Jody Jordan

Vice President Business Development, Brazos Midstream, Fort Worth, Texas
Jody Jordan

About 10 years ago, Jody Jordan found himself offered a position that he was reluctant to accept. “My main reason for not wanting to take it was because it required a fairly large pay cut,” he says. Two of his mentors convinced him to take the job, advising him to think long term, particularly because it was early in his career. “Sometimes you can make a lateral move or take a step back that will put you 10 steps ahead later in your career.”

Describe a memorable professional experience.
“Early on at Parsley, we hit 10,000 net boe/d and, at the time, it was a big deal. I remember our C-suite executives going by each office, high-fiving and gathering everyone up in the main conference room. They wheeled in beverage carts for a celebratory toast, spoke about everyone’s impact and gave us the rest of the day off. That was the first of many moments at Parsley that ingrained the importance and value of company culture.”

What has been your most challenging project to date?
“In March 2020, when crude prices began to collapse and the Mid/Cush differential blew out, we were faced with decisions to shut in/curtail all our production or risk selling below breakevens, or worse, for potentially negative pricing. Our goal was to try and keep all our production online and ensure that we were able to sell at a certain margin above breakevens. The term agreements we had in place would not enable us to do that, as they were tied to monthly averages. It took an incredible team effort and great business partners to negotiate, draft and execute all the agreements necessary to keep the production online.”

What qualities do you think are necessary to be a good leader in the oil and gas industry?
“Lift up/empower others and give credit to team members for successes. When you genuinely care, build relationships and gain trust, people want to go the extra mile for you. The best leaders are great communicators who let actions and not just words guide them.”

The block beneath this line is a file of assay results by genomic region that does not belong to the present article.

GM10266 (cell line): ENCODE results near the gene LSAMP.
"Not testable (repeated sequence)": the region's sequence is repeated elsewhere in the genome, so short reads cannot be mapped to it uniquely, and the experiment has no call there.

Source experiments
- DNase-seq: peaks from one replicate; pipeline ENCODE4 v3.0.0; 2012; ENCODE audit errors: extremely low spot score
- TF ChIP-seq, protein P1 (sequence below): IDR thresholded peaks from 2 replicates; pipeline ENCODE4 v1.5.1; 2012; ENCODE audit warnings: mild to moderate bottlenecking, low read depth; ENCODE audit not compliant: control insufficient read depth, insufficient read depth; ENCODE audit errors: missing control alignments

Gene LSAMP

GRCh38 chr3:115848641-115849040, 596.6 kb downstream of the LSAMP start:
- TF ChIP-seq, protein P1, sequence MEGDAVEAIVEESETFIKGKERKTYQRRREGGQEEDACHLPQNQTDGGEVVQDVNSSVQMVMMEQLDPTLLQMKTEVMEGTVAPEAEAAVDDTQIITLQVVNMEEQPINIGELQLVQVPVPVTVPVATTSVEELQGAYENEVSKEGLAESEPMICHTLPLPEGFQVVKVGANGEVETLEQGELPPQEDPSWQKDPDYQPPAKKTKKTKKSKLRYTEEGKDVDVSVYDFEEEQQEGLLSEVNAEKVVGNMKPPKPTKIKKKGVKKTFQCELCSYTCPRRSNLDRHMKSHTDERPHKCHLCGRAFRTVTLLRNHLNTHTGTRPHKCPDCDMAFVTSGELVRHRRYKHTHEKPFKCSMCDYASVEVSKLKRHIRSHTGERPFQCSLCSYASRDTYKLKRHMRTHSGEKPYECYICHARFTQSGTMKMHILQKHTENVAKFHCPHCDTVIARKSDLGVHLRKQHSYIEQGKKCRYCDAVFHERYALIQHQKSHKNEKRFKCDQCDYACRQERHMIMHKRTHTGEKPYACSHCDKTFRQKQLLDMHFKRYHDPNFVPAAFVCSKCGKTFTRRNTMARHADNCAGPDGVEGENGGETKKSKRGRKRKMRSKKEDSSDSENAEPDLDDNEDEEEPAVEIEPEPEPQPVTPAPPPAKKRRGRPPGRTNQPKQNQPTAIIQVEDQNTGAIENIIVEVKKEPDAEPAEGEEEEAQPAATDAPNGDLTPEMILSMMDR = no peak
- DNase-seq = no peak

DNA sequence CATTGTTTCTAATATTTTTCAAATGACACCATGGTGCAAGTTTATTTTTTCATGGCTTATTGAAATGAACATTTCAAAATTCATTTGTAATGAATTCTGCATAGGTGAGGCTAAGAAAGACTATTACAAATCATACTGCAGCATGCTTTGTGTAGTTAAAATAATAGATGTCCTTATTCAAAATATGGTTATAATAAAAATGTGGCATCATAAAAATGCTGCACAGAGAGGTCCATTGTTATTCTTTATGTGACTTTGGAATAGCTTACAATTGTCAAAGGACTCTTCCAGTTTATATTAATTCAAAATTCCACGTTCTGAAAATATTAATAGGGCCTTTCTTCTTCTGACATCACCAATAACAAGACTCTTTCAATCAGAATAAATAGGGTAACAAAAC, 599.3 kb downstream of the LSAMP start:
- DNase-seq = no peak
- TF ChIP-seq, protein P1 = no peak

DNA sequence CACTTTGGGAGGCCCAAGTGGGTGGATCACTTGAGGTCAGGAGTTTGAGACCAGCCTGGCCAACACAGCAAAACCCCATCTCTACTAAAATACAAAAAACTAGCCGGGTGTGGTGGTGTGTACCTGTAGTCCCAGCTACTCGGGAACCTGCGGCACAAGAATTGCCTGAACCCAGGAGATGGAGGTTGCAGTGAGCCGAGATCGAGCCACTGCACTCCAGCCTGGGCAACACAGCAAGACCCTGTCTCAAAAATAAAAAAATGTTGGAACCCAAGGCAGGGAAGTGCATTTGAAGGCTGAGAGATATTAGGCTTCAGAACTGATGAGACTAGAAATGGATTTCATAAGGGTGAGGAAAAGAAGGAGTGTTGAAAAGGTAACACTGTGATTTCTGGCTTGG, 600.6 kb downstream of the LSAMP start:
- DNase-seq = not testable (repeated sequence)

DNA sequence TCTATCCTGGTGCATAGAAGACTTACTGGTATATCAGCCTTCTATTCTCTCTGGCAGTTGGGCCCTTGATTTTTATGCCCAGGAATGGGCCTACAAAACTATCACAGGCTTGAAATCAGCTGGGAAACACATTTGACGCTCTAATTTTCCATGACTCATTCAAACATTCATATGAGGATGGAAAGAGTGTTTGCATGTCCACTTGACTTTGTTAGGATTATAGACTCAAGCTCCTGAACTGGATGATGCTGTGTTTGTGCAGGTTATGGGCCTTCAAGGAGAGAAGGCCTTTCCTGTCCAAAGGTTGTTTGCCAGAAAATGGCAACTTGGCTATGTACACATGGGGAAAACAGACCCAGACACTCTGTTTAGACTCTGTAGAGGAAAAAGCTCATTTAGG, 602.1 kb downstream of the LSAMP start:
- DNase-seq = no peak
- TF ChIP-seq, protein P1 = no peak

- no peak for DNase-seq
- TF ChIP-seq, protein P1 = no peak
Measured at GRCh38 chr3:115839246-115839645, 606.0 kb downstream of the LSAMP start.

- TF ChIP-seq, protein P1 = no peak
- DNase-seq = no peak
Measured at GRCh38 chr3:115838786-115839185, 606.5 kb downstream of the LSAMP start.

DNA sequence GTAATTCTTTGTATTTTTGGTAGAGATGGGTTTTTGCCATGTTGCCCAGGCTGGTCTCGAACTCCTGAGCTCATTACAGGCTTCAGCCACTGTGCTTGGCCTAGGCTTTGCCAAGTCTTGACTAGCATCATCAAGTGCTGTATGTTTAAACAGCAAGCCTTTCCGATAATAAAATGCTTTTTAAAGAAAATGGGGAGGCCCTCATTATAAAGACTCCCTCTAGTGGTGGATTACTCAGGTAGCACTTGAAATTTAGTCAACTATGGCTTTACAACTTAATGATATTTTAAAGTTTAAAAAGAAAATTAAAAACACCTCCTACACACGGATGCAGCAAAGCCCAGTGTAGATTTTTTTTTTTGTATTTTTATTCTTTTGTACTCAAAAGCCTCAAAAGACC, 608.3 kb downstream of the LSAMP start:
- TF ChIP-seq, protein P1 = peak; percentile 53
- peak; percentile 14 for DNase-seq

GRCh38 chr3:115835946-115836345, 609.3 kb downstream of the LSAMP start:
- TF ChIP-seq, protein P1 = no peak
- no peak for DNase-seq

Who are your mentors?
“My parents, Rick Watkins and Paul Treadwell are always at the top of my mind. My parents instilled the importance of character, reputation, building relationships and networking from an early age. ‘MMFI’ is a saying my dad would repeat all the time when talking about meeting someone or developing relationships; which meant, ‘make me feel important.’ It was his way of reminding me to be mindful, take interest, and show that you care. One of my other favorite quotes was said often by Paul: ‘People often don’t care what you think until they know that you care.’”

Which transformations do you think the industry must undertake for it to thrive in the future?
“We need to continuously strive to find better, more efficient and prudent ways to operate. Without the right culture, there are challenges in getting and/or keeping top talent. The modern way of working has rapidly changed and the ability to adapt and improve upon historic norms is necessary. Technology has and will continue to allow us to improve production, reduce costs and increase access. We also need to do a better job of messaging and educating the public on the good that our industry does, the monumental benefits of oil and gas, and how it makes our current daily lives possible.”

Three More Things
  1. People that I didn’t grow up with are always surprised to find out that I rode bulls, roped calves and raced dirt bikes growing up.
  2. My wife Vanessa and I recently celebrated our 15th wedding anniversary. Our daughter Callan is 10 years old.
  3. I also love being outdoors and try to take advantage of any chances I get to golf, fish, surf, or ski/snowboard.